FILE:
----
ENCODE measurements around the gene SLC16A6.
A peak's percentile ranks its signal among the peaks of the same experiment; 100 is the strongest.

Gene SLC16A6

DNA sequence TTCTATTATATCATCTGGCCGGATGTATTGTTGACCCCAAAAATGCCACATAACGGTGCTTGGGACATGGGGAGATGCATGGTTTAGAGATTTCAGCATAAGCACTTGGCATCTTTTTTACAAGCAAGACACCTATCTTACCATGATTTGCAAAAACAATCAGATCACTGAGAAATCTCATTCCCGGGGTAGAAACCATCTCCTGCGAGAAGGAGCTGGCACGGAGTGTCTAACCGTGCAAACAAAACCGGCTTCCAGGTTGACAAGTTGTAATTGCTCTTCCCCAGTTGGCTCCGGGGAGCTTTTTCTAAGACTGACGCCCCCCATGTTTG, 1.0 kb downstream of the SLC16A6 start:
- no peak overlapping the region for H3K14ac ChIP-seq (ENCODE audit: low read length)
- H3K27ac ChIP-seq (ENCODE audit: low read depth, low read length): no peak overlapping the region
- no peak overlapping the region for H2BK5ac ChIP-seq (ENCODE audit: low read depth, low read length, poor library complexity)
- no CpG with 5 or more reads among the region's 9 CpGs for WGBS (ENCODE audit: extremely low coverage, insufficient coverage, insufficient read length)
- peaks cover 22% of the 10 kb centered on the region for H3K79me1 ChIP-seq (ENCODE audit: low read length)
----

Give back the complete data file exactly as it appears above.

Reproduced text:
ENCODE measurements around the gene SLC16A6.
A peak's percentile ranks its signal among the peaks of the same experiment; 100 is the strongest.

Gene SLC16A6

DNA sequence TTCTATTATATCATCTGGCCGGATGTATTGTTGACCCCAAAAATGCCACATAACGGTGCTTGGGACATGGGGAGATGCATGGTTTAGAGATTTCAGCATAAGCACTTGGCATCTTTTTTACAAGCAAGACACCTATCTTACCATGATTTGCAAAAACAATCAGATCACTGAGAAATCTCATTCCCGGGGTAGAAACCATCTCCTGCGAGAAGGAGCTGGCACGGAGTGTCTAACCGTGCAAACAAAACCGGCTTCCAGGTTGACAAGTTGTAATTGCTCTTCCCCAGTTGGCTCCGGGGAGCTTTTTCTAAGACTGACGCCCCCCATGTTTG, 1.0 kb downstream of the SLC16A6 start:
- no peak overlapping the region for H3K14ac ChIP-seq (ENCODE audit: low read length)
- H3K27ac ChIP-seq (ENCODE audit: low read depth, low read length): no peak overlapping the region
- no peak overlapping the region for H2BK5ac ChIP-seq (ENCODE audit: low read depth, low read length, poor library complexity)
- no CpG with 5 or more reads among the region's 9 CpGs for WGBS (ENCODE audit: extremely low coverage, insufficient coverage, insufficient read length)
- peaks cover 22% of the 10 kb centered on the region for H3K79me1 ChIP-seq (ENCODE audit: low read length)